General Motors has retained crisis-communications expert Jeff Eller as it builds a team to help respond to the recall of small cars with faulty ignition switches tied to 13 deaths.
Greg Martin, a spokesman for the Detroit-based company, confirmed that Eller will join the team guiding the automaker’s response to the recall. Eller had been director of media affairs in the Clinton White House, according to his LinkedIn page.
GM is adding experts with a history of managing crisis situations as it seeks to repair its reputation. This week, the company hired Kenneth Feinberg, the lawyer who managed funds for victims of the Sept. 11, 2001, terrorist attacks, to consider whether to compensate crash victims. Jenner & Block Chairman Anton Valukas, who prepared the report on the Lehman Brothers Holdings’ bankruptcy, recently joined GM to co-lead the internal probe of who knew what and when, about the ignition flaws.
“As we have from the start, we are drawing upon those who have deep experience and expertise in these matters,” Martin, the GM spokesman, said in an email Thursday.
Chief Executive Officer Mary Barra fielded pointed questions and accusations Wednesday from senators during a committee hearing on why it took the company so long to recall 2.59 million small cars with potentially faulty parts. One senator said GM had a “culture of coverup” and another predicted it may face criminal liability.
“Getting new outside perspective and breaking that group think is an important statement of building trust,” Jeffrey Sonnenfeld, a business professor at Yale University, said in a telephone interview.
Barra will have to appear before the Senate panel again, said Sen. Dean Heller, R-Nev.
“We haven’t heard the end of this yet,” said Heller, the top Republican on the Senate Commerce subcommittee probing the recall. “They’re going to have to come back, and Barra said she would.”
Barra was joined at the hearings this week by Mark Reuss, head of product development; Grace Lieblein, head of purchasing; and Bob Ferguson, head of Cadillac and former head of the company’s lobbying office. She was also joined by Michael Millikin, GM’s general counsel, and Selim Bingol, head of both communication and public policy.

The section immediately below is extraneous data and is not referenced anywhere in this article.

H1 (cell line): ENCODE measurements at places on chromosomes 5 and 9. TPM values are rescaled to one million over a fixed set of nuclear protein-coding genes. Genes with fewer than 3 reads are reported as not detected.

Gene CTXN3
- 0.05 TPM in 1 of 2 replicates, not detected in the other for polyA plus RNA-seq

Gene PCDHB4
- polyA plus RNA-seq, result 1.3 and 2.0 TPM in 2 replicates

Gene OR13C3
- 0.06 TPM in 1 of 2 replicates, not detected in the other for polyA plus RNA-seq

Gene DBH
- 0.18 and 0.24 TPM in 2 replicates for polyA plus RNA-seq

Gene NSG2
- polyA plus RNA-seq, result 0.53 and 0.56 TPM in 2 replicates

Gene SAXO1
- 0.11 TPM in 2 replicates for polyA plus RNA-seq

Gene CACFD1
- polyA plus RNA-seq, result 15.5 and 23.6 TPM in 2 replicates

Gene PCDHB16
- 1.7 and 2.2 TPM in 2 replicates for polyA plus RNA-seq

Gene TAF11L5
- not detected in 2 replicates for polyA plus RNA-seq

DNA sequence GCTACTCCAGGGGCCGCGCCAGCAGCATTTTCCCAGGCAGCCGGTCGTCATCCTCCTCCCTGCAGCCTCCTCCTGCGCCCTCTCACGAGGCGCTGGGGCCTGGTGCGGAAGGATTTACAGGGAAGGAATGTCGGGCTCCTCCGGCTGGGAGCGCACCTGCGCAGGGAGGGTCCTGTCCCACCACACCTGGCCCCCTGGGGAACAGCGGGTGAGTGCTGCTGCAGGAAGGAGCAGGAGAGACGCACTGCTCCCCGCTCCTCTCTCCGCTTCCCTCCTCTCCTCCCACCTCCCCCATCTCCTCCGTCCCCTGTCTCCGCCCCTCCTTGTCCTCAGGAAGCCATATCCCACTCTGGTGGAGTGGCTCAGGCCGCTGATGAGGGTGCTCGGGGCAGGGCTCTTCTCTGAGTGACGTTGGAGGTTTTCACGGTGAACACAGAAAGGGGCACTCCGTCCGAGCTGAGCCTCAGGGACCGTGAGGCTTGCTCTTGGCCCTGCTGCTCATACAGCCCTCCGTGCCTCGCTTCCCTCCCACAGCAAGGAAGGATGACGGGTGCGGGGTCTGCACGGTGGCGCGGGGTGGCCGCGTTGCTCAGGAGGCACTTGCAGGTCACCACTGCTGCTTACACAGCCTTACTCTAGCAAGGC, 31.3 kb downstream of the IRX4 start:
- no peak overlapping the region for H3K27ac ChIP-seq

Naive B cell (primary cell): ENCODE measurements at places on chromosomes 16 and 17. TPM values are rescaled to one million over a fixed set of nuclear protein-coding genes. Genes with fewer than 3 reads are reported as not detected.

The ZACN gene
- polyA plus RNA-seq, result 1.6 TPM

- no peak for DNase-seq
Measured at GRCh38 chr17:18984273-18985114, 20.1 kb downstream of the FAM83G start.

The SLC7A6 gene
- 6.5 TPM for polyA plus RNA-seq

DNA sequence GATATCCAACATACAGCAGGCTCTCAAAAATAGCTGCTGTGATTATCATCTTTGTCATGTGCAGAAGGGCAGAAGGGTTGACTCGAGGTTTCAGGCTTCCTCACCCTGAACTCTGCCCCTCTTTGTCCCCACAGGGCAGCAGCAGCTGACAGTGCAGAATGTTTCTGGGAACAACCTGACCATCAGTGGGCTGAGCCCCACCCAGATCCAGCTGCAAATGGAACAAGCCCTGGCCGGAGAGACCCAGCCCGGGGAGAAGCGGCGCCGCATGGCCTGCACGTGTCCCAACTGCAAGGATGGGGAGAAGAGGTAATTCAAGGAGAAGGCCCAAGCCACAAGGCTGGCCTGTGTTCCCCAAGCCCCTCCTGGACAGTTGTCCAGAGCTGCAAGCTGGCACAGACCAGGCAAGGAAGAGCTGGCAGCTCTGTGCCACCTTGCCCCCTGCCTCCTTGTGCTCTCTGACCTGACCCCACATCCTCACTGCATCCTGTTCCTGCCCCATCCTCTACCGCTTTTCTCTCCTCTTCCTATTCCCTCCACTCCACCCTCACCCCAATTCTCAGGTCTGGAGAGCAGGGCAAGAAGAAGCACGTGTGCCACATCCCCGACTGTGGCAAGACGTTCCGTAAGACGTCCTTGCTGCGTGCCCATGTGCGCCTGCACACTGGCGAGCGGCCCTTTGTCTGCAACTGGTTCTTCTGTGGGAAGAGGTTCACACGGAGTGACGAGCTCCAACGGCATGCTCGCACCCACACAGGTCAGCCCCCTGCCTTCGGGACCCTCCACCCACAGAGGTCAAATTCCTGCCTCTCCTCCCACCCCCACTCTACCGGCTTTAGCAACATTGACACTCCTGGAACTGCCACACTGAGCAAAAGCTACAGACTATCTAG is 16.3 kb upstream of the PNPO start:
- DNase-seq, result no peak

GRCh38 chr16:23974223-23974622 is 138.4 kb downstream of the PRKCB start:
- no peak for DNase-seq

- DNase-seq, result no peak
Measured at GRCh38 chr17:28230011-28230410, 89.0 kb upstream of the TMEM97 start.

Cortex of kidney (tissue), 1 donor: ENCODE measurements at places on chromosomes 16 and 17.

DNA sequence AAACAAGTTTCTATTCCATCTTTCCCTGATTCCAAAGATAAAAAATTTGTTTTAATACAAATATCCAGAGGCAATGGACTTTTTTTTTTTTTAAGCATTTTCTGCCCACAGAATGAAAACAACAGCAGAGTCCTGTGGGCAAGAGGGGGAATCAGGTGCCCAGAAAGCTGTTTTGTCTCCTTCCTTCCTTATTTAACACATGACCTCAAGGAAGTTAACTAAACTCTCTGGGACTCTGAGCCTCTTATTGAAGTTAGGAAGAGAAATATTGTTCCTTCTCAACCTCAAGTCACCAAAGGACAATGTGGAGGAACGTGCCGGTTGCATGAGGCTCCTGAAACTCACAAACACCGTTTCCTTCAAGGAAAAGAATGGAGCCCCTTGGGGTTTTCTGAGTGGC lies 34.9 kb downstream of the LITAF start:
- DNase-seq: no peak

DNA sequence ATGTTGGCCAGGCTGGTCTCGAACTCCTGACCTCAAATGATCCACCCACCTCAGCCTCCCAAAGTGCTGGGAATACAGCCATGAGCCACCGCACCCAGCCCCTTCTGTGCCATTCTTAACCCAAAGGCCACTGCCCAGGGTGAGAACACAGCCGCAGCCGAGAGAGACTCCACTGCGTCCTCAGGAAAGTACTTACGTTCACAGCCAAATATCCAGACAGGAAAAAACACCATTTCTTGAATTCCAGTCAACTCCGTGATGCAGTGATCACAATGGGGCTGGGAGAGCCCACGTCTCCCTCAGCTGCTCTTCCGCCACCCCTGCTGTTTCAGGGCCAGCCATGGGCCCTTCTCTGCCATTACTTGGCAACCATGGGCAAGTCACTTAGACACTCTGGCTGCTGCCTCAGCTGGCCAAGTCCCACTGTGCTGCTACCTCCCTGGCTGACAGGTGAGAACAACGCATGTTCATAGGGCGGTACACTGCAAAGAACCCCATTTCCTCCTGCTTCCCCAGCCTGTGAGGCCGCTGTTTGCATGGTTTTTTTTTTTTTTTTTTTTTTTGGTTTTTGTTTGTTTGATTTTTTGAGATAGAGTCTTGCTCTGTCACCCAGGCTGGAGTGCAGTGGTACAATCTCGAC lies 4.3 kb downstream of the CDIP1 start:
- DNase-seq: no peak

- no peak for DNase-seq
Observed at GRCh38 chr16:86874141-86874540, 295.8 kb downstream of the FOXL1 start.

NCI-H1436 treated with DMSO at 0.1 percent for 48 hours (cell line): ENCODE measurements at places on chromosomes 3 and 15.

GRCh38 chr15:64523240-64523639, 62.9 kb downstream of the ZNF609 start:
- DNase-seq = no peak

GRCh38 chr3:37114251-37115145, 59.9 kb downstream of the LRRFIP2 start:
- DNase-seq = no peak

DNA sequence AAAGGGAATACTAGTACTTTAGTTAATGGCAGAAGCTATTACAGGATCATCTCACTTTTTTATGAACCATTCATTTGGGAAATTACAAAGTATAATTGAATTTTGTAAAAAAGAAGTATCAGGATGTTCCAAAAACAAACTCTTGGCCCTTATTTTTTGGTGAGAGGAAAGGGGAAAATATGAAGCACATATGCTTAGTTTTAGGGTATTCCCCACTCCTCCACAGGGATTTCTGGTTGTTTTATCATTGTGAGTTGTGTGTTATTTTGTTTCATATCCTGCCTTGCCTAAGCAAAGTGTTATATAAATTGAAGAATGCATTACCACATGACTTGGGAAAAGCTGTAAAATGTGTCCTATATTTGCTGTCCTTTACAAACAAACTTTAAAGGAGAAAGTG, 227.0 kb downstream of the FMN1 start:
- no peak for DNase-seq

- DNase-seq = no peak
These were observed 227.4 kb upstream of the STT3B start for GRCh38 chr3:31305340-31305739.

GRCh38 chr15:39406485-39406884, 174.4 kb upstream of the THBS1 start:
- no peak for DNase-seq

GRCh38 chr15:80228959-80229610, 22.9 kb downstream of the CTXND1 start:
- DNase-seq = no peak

“She’s put her A-Team on this,” Sonnenfeld said. “On top of that they’ve brought in these very clean, independent-minded outsiders whose reputations are way too strong to worry about needing to cater to any imperative to protect rather than to surface the truth.”
Eller worked on the Clinton-Gore campaign team in 1992 before serving in the White House, according to his LinkedIn page. In 1994, he joined Public Strategies, a consulting firm with experience in public relations, according to a bio that had been on the company’s website earlier today and later appeared to have been removed. Eller left Public Strategies at the end of last month, said Rebecca Ballard, a spokeswoman for Hill and Knowlton.
“He brings a wealth of knowledge and experience to our clients in the areas of campaign and crisis management,” Eller’s bio said.
A lengthy 1994 Forbes magazine article about his days in the White House describes him as possibly the “the most linked, multiplexed, plugged-in human on the planet – or at least in politics.”
GM spent more money than any other auto manufacturer on lobbying last year, and was among the top 50 spenders of any group in Washington, according to the Center for Responsive Politics, a Washington-based non-profit. The company kept a stable of 48 lobbyists on call, paying them $8.82 million to pressuring the federal government.
The team included 12 in-house lobbyists plus at least nine outside firms, including one headed by Kenneth Duberstein, a former chief of staff in the Reagan White House. The full cadre of lobbyists also included former Oklahoma Sen. Don Nickles and two former members of the House, Deborah Pryce and Henry Bonilla.